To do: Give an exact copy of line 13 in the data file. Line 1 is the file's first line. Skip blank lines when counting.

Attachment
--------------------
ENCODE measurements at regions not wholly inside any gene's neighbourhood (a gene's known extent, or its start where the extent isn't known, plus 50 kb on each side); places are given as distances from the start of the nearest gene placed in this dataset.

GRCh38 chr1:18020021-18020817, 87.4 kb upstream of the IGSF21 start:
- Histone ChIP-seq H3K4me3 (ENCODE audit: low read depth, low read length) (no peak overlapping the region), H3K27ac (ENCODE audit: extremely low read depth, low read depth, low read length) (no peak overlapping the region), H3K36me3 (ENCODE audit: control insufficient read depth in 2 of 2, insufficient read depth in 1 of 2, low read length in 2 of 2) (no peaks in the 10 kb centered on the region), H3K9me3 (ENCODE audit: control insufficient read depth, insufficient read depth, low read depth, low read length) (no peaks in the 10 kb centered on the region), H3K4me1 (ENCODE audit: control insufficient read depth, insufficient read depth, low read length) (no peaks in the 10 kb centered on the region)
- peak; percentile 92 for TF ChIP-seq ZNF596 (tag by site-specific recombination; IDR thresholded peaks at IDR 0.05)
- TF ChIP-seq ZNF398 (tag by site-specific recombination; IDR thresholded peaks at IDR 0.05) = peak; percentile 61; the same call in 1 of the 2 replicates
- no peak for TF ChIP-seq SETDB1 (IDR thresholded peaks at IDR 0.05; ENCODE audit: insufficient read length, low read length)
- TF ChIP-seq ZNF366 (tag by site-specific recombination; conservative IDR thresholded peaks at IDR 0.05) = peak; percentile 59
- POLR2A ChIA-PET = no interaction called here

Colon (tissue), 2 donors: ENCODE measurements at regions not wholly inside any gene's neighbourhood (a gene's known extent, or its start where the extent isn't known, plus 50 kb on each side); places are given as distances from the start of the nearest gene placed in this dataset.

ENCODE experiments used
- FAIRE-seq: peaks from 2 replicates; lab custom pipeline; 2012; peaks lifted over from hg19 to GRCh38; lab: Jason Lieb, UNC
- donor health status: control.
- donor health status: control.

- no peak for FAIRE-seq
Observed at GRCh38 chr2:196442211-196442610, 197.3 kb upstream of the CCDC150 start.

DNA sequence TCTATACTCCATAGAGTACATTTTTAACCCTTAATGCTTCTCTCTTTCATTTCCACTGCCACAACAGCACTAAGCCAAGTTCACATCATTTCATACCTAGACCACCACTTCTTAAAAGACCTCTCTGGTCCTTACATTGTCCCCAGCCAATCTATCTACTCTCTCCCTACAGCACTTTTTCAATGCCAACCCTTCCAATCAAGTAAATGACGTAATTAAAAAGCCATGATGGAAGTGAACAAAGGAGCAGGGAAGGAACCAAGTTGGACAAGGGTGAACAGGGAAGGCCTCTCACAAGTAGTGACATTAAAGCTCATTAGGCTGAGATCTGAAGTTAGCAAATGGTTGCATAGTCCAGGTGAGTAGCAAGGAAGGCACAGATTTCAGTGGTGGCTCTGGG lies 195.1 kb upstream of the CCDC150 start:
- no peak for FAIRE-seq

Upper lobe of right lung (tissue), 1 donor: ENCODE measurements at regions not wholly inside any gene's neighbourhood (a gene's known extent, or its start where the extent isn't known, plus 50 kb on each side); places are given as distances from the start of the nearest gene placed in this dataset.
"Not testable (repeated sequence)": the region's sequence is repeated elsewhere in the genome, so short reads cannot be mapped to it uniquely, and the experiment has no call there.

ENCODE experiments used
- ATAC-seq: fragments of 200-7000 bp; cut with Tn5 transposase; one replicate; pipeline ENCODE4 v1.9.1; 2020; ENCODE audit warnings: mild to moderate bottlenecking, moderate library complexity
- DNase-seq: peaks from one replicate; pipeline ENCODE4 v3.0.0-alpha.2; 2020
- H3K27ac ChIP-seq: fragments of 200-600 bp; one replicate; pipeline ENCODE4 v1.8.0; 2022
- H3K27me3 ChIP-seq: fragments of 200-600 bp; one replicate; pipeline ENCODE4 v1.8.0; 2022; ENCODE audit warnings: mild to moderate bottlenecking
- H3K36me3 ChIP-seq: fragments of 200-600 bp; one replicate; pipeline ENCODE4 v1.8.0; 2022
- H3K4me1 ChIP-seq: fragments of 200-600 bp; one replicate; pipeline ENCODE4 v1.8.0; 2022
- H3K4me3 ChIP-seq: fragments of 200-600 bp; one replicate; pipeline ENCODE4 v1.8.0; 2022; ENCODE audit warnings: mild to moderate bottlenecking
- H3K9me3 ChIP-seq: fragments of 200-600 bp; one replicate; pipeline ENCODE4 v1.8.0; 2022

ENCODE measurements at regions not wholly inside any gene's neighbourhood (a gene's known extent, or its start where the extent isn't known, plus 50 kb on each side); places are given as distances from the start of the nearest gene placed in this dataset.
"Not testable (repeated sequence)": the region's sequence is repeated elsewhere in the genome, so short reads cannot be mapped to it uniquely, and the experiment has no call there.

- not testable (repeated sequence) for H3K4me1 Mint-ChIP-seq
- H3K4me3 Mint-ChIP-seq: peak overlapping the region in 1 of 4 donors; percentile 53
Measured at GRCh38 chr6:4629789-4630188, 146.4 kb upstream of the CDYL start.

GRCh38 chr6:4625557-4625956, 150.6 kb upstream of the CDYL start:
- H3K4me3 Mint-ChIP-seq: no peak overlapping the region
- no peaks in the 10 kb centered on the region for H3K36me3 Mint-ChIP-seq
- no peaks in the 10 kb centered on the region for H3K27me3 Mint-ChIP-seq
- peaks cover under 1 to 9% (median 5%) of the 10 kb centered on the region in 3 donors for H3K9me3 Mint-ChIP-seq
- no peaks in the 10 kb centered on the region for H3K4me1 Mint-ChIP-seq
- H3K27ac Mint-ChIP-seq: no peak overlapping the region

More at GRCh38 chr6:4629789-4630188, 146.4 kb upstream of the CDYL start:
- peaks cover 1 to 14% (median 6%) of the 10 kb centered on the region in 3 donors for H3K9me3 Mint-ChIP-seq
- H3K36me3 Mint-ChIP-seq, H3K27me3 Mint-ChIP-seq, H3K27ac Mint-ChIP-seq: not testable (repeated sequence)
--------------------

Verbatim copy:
- donor health status: control.